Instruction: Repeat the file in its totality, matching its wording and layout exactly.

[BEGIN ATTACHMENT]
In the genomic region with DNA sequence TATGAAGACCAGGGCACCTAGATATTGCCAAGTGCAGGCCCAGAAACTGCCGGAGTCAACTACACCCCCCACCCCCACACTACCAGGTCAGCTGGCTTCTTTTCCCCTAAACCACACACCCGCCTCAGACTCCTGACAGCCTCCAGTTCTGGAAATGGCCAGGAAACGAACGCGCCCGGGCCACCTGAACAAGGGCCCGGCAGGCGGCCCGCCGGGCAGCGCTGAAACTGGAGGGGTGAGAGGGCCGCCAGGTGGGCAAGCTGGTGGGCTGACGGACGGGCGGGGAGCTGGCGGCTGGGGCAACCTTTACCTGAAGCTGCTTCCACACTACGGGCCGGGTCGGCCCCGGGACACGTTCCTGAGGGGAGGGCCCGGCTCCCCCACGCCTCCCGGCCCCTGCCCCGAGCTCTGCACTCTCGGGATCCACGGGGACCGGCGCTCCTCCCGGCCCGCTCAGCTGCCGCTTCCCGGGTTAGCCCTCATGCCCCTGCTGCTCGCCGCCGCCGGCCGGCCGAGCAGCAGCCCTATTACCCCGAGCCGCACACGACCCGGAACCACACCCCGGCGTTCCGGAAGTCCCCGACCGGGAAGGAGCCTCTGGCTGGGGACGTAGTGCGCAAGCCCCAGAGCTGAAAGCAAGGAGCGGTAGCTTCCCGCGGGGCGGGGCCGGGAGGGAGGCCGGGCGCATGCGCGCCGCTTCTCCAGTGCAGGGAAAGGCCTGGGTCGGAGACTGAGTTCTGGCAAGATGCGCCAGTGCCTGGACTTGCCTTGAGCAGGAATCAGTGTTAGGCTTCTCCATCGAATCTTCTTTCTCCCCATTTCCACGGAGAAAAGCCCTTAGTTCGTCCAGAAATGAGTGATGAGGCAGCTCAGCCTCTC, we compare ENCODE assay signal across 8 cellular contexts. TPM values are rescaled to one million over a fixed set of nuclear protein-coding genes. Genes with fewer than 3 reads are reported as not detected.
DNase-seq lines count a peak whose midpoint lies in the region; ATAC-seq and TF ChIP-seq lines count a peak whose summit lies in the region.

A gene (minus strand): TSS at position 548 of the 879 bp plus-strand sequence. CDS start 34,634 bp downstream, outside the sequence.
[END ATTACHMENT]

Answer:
In the genomic region with DNA sequence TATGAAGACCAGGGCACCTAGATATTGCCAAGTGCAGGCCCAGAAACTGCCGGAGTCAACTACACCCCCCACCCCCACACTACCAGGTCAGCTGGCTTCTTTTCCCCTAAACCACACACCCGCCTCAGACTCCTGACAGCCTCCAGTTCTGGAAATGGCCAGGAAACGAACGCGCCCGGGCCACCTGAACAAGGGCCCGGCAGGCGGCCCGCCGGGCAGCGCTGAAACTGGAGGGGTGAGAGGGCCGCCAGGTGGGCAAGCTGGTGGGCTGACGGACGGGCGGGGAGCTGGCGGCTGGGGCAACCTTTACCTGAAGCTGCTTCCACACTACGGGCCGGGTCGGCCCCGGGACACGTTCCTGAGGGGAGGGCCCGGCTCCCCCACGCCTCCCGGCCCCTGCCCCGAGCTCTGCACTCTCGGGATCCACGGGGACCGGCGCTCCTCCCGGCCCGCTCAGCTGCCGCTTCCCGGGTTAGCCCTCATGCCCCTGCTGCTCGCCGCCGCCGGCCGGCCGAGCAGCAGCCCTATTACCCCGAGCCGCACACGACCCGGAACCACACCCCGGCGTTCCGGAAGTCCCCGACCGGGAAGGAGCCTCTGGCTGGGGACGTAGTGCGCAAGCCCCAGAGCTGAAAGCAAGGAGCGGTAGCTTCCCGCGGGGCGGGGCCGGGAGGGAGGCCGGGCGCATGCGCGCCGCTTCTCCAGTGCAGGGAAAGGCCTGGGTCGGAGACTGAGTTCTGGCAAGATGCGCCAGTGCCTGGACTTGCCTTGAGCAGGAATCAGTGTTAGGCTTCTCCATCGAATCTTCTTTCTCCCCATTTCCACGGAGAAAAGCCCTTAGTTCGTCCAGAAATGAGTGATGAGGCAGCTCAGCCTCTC, we compare ENCODE assay signal across 8 cellular contexts. TPM values are rescaled to one million over a fixed set of nuclear protein-coding genes. Genes with fewer than 3 reads are reported as not detected.
DNase-seq lines count a peak whose midpoint lies in the region; ATAC-seq and TF ChIP-seq lines count a peak whose summit lies in the region.

A gene (minus strand): TSS at position 548 of the 879 bp plus-strand sequence. CDS start 34,634 bp downstream, outside the sequence.